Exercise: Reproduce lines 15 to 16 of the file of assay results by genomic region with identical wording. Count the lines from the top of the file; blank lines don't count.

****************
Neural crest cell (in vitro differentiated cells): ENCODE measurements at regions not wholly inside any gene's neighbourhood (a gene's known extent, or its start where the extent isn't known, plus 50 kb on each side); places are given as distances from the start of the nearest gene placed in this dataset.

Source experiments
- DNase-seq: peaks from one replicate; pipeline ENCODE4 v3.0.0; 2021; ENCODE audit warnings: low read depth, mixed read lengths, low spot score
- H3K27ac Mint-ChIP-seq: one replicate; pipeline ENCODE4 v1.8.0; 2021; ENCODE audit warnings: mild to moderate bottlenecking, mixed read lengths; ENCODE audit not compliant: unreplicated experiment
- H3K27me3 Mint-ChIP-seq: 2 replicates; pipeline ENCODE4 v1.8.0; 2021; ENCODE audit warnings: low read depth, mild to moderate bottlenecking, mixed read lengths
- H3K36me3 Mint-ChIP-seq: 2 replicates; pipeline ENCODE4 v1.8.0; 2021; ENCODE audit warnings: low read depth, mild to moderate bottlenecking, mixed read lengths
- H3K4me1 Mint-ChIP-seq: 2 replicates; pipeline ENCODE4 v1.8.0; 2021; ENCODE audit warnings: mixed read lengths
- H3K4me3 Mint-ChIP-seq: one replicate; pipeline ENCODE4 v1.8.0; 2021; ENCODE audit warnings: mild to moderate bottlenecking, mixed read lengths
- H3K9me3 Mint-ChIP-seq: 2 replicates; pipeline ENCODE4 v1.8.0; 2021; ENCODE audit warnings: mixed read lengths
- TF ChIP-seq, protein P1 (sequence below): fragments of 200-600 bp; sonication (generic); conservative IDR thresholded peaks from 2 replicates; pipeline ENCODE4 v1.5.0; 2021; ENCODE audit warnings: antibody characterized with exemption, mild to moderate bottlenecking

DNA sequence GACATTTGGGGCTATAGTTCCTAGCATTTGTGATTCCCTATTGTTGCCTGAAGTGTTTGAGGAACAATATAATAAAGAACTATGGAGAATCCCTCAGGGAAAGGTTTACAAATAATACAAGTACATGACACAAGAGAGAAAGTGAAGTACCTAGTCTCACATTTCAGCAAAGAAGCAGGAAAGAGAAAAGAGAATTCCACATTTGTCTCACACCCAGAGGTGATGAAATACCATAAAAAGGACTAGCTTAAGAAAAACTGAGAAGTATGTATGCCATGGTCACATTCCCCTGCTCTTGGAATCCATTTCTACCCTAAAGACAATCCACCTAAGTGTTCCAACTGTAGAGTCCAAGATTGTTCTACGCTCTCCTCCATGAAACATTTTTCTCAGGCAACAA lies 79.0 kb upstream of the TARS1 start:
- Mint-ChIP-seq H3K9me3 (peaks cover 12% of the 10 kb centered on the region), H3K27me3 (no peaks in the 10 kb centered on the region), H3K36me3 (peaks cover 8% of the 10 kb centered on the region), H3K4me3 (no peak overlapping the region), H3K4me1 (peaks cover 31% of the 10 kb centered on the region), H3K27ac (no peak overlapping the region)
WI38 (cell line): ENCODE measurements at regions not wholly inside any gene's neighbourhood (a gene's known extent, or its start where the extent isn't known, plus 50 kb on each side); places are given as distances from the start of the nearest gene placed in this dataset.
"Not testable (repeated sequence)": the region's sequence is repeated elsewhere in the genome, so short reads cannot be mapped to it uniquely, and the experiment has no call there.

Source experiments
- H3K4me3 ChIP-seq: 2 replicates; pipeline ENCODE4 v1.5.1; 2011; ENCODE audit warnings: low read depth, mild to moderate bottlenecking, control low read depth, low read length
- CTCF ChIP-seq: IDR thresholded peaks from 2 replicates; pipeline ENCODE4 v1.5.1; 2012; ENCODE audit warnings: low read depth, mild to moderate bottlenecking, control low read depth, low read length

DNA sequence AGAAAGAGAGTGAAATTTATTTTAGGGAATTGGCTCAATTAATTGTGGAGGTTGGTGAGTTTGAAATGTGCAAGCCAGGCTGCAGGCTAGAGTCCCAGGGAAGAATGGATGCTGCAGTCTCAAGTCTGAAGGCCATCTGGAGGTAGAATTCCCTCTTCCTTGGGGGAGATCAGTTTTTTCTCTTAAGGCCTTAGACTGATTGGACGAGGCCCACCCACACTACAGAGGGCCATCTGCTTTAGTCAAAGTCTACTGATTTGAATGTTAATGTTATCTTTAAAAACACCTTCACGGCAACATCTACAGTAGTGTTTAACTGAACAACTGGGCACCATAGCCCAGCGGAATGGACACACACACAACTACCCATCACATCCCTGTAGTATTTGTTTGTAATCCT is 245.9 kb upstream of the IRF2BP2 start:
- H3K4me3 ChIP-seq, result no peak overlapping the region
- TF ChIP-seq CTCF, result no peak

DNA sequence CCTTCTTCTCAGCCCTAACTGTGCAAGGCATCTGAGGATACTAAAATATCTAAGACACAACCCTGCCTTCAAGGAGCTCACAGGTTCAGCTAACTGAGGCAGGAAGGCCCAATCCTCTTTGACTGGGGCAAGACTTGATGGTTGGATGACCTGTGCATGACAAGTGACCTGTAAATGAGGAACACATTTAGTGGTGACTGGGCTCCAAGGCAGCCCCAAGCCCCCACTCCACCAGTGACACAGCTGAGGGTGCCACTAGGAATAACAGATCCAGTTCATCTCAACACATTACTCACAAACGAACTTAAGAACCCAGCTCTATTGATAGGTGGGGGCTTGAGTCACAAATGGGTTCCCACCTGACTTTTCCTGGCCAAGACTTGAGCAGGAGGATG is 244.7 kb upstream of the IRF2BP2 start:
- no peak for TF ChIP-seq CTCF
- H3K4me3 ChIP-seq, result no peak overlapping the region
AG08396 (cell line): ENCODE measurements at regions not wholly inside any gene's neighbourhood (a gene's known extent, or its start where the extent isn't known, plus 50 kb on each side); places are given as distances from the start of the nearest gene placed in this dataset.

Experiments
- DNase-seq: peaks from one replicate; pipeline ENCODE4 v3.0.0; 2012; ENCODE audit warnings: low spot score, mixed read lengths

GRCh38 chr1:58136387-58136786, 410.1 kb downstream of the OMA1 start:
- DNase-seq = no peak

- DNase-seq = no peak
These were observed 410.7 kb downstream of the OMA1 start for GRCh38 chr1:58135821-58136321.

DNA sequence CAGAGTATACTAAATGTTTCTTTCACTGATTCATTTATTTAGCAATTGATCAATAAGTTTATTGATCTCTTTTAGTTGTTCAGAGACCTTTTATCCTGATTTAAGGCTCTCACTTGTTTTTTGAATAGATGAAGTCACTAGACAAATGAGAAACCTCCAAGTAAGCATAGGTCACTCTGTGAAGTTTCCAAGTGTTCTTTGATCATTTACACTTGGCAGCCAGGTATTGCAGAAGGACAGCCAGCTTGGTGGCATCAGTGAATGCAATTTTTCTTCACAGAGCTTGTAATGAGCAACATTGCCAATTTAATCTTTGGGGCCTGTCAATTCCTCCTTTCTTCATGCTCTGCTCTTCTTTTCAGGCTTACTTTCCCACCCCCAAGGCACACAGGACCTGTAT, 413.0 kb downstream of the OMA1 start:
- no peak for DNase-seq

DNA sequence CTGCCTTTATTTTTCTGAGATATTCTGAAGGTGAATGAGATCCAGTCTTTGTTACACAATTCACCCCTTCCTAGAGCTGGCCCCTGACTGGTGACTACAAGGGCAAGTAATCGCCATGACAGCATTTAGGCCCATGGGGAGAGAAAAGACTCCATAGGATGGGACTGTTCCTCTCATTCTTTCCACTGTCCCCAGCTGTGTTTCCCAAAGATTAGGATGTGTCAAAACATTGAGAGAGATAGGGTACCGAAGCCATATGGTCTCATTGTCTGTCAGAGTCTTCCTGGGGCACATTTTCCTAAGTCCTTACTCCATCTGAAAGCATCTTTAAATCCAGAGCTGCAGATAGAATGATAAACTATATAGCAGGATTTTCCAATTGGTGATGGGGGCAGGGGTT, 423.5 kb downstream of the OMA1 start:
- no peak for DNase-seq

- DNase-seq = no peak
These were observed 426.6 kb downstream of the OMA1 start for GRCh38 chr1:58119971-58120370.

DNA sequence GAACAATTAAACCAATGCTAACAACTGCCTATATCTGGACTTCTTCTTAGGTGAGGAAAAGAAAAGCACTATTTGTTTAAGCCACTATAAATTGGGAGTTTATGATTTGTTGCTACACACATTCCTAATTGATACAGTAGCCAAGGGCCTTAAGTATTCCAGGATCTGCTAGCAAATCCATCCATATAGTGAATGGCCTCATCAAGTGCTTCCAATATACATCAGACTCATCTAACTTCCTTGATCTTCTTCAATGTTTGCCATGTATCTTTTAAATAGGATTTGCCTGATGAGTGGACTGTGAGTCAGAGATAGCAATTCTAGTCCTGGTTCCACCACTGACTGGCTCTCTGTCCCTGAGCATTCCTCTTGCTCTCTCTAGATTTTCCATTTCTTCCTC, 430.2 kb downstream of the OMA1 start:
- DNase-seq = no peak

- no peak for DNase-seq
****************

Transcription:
Source experiments
- H3K4me3 ChIP-seq: 2 replicates; pipeline ENCODE4 v1.5.1; 2011; ENCODE audit warnings: low read depth, mild to moderate bottlenecking, control low read depth, low read length